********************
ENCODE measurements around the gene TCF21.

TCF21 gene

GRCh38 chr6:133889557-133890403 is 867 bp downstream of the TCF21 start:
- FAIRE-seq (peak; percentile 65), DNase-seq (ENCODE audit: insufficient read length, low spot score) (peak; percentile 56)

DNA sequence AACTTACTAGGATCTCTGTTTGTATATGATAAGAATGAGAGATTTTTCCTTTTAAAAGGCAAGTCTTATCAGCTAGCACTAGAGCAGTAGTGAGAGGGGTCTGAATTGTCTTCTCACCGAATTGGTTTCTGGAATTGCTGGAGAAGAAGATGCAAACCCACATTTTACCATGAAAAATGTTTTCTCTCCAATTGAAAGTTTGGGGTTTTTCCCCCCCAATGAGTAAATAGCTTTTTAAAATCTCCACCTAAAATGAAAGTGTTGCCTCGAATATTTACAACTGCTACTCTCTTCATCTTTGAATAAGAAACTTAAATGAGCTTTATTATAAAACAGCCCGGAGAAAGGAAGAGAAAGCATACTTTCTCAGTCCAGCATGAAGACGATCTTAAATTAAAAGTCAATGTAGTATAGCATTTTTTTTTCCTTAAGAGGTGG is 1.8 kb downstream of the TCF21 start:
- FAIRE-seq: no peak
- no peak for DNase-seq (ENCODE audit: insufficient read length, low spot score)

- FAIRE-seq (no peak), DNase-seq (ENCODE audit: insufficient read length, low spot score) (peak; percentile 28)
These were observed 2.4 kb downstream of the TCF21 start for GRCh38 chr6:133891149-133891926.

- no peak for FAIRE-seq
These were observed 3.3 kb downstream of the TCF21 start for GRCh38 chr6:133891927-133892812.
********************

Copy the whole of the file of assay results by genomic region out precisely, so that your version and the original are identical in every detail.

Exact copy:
ENCODE measurements around the gene TCF21.

TCF21 gene

GRCh38 chr6:133889557-133890403 is 867 bp downstream of the TCF21 start:
- FAIRE-seq (peak; percentile 65), DNase-seq (ENCODE audit: insufficient read length, low spot score) (peak; percentile 56)

DNA sequence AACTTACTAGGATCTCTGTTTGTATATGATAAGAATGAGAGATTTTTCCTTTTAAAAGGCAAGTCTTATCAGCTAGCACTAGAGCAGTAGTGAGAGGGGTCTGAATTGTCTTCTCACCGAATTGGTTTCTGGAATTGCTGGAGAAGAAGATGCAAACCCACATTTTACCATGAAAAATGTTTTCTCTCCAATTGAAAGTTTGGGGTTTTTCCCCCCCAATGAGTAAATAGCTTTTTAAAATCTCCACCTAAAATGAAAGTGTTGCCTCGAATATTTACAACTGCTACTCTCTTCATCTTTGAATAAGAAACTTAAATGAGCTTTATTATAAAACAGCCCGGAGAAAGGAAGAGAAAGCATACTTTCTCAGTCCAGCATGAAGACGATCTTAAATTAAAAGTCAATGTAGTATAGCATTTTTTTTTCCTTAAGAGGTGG is 1.8 kb downstream of the TCF21 start:
- FAIRE-seq: no peak
- no peak for DNase-seq (ENCODE audit: insufficient read length, low spot score)

- FAIRE-seq (no peak), DNase-seq (ENCODE audit: insufficient read length, low spot score) (peak; percentile 28)
These were observed 2.4 kb downstream of the TCF21 start for GRCh38 chr6:133891149-133891926.

- no peak for FAIRE-seq
These were observed 3.3 kb downstream of the TCF21 start for GRCh38 chr6:133891927-133892812.